First the linear model:

`OLS_model <- lm(INJSEV_IM ~ ., data = traindf)`

Then the GBM:

`print("Started Training GBM")`

`## [1] "Started Training GBM"`

`# GBM is easier to process as a data matrix`

response_column <- which(colnames(traindf) == "INJSEV_IM")

`trainy <- traindf$INJSEV_IM`

gbm_formula <- as.formula(paste0("INJSEV_IM ~ ", paste(colnames(traindf[, -response_column]),

collapse = " + ")))

gbm_model <- gbm(gbm_formula, traindf, distribution = "bernoulli", n.trees = 500,

bag.fraction = 0.75, cv.folds = 5, interaction.depth = 3)

`## Warning: variable 16: STR_VEH has no variation.`

## Warning: variable 47: DRUGTST2 has no variation.

## Warning: variable 48: DRUGTST3 has no variation.

## Warning: variable 50: DRUGRES2 has no variation.

## Warning: variable 51: DRUGRES3 has no variation.

## Warning: variable 56: LOCATION has no variation.

`print("Finished Training GBM")`

`## [1] "Finished Training GBM"`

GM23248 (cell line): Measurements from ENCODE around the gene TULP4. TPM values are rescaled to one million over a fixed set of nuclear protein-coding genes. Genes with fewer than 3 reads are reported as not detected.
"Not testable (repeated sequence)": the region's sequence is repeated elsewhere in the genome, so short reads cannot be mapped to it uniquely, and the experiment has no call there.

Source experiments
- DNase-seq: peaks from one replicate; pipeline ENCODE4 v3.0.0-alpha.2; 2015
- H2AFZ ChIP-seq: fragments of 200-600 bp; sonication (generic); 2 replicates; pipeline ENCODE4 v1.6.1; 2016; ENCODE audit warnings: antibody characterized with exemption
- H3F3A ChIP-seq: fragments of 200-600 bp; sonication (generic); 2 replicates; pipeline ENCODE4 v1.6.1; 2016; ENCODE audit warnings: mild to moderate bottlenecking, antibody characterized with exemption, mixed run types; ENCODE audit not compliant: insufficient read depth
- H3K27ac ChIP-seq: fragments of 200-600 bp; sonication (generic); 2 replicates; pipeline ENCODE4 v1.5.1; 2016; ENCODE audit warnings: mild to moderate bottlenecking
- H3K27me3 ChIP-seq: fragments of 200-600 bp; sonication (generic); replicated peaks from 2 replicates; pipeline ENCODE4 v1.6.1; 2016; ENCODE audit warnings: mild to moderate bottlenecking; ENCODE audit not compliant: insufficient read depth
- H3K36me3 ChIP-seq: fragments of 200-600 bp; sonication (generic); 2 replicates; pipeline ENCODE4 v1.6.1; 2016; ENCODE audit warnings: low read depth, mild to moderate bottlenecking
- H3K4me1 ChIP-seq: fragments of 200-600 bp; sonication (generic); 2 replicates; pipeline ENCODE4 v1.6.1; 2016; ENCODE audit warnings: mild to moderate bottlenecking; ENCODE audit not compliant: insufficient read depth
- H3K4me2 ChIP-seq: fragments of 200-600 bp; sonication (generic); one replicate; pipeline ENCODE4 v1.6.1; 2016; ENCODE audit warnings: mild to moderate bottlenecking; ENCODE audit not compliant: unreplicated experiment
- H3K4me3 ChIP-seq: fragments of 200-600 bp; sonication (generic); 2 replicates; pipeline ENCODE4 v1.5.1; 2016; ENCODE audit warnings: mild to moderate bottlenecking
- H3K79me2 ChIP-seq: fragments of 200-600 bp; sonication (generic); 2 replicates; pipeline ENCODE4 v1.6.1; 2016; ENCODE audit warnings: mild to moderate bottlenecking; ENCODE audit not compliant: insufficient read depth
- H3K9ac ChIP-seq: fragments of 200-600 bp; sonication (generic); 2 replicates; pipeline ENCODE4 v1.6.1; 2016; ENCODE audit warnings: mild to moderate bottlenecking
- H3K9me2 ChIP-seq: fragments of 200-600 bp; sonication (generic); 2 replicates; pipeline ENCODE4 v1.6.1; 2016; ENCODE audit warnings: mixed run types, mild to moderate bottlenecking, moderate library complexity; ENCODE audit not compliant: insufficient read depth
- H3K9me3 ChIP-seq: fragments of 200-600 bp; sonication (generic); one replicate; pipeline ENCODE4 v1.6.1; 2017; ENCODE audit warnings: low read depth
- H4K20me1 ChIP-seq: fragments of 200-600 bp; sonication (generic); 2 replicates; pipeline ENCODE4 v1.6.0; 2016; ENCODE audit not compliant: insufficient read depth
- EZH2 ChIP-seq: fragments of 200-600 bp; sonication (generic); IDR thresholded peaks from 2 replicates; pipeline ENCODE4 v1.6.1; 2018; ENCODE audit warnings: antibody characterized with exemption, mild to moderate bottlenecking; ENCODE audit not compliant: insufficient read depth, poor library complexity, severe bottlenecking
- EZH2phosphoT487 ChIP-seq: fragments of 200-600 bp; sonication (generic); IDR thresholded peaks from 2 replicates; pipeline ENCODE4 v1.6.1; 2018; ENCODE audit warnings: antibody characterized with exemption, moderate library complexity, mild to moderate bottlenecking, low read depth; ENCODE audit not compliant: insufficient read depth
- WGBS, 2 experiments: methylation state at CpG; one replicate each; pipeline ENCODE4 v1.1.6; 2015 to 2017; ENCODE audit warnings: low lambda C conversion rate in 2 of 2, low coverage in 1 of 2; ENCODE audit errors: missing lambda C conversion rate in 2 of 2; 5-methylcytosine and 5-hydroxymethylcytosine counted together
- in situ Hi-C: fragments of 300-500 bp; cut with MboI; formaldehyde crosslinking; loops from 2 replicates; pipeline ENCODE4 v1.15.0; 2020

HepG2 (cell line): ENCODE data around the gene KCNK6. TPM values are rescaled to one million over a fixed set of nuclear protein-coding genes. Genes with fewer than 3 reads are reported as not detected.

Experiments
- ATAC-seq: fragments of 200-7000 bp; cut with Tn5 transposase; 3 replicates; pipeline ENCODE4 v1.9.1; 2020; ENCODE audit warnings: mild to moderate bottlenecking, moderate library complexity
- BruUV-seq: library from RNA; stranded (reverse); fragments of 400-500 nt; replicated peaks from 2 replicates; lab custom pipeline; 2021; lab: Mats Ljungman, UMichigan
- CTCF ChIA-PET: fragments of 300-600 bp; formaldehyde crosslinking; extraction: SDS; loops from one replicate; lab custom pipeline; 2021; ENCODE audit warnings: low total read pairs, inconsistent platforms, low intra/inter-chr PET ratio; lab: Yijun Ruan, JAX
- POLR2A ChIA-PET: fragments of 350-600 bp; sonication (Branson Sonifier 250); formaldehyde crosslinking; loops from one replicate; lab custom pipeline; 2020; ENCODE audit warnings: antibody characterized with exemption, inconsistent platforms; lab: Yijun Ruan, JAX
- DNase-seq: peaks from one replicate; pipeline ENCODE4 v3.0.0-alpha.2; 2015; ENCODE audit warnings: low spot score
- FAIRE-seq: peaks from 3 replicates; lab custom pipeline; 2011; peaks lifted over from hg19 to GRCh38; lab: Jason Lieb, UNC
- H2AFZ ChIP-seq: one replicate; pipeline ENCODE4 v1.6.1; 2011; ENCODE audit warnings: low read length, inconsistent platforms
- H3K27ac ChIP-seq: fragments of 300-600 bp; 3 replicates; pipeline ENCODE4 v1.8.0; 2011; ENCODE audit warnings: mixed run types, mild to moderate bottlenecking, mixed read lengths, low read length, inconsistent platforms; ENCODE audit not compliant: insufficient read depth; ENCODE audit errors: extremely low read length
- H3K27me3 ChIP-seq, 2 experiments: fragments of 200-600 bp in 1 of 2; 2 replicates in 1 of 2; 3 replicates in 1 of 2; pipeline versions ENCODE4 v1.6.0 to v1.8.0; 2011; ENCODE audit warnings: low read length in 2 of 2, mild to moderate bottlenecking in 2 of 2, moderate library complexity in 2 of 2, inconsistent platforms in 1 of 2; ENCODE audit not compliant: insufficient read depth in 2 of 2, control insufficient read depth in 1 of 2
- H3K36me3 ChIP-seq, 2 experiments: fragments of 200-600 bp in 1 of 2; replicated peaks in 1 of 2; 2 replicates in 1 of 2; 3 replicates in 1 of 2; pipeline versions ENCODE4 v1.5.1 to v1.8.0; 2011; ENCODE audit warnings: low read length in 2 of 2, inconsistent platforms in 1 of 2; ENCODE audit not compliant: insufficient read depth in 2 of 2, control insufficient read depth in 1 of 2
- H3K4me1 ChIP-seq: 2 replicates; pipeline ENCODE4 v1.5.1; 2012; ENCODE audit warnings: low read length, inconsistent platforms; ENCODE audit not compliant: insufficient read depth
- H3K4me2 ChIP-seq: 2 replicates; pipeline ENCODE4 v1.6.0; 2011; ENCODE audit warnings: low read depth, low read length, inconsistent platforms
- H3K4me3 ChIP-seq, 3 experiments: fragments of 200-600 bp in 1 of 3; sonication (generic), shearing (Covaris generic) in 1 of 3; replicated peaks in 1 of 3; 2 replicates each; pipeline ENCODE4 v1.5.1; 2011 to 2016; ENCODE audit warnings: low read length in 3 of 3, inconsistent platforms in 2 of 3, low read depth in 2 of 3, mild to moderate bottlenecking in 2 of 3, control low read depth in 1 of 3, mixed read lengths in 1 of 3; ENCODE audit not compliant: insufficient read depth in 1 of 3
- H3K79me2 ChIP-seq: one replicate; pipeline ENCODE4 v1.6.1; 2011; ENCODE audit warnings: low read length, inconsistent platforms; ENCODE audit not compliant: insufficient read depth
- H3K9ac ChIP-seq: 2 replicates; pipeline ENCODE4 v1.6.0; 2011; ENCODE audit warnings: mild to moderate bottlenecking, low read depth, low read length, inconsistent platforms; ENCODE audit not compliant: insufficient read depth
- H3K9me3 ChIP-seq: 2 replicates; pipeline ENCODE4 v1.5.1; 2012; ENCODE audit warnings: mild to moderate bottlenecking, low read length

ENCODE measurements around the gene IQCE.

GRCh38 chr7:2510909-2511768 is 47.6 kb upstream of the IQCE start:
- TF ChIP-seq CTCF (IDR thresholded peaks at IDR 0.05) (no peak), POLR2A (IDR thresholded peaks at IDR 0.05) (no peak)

# For glmnet we make a copy of our dataframe into a matrix

trainx_dm <- data.matrix(traindf[, -response_column])

`print("Started fitting LASSO")`

`## [1] "Started fitting LASSO"`

`lasso_model <- cv.glmnet(x = trainx_dm, y = traindf$INJSEV_IM, alpha = 1)`

print("Finished fitting LASSO")

`## [1] "Finished fitting LASSO"`

print("Started fitting RIDGE")

`## [1] "Started fitting RIDGE"`

`ridge_model <- cv.glmnet(x = trainx_dm, y = traindf$INJSEV_IM, alpha = 0)`

print("Finished fitting RIDGE")

`## [1] "Finished fitting RIDGE"`

And finally, we make a decison tree:

`dtree_model <- rpart(INJSEV_IM ~ ., traindf)`

Now we can make predictions. For the GBM, we need to decide on how many trees to predict with. The following will plot how well the GBM performs at each of the 500 iterations, one for each additional tree. We want to minimize the green line, which represents the model performance on test data.

`gbm_perf <- gbm.perf(gbm_model, method = "cv")`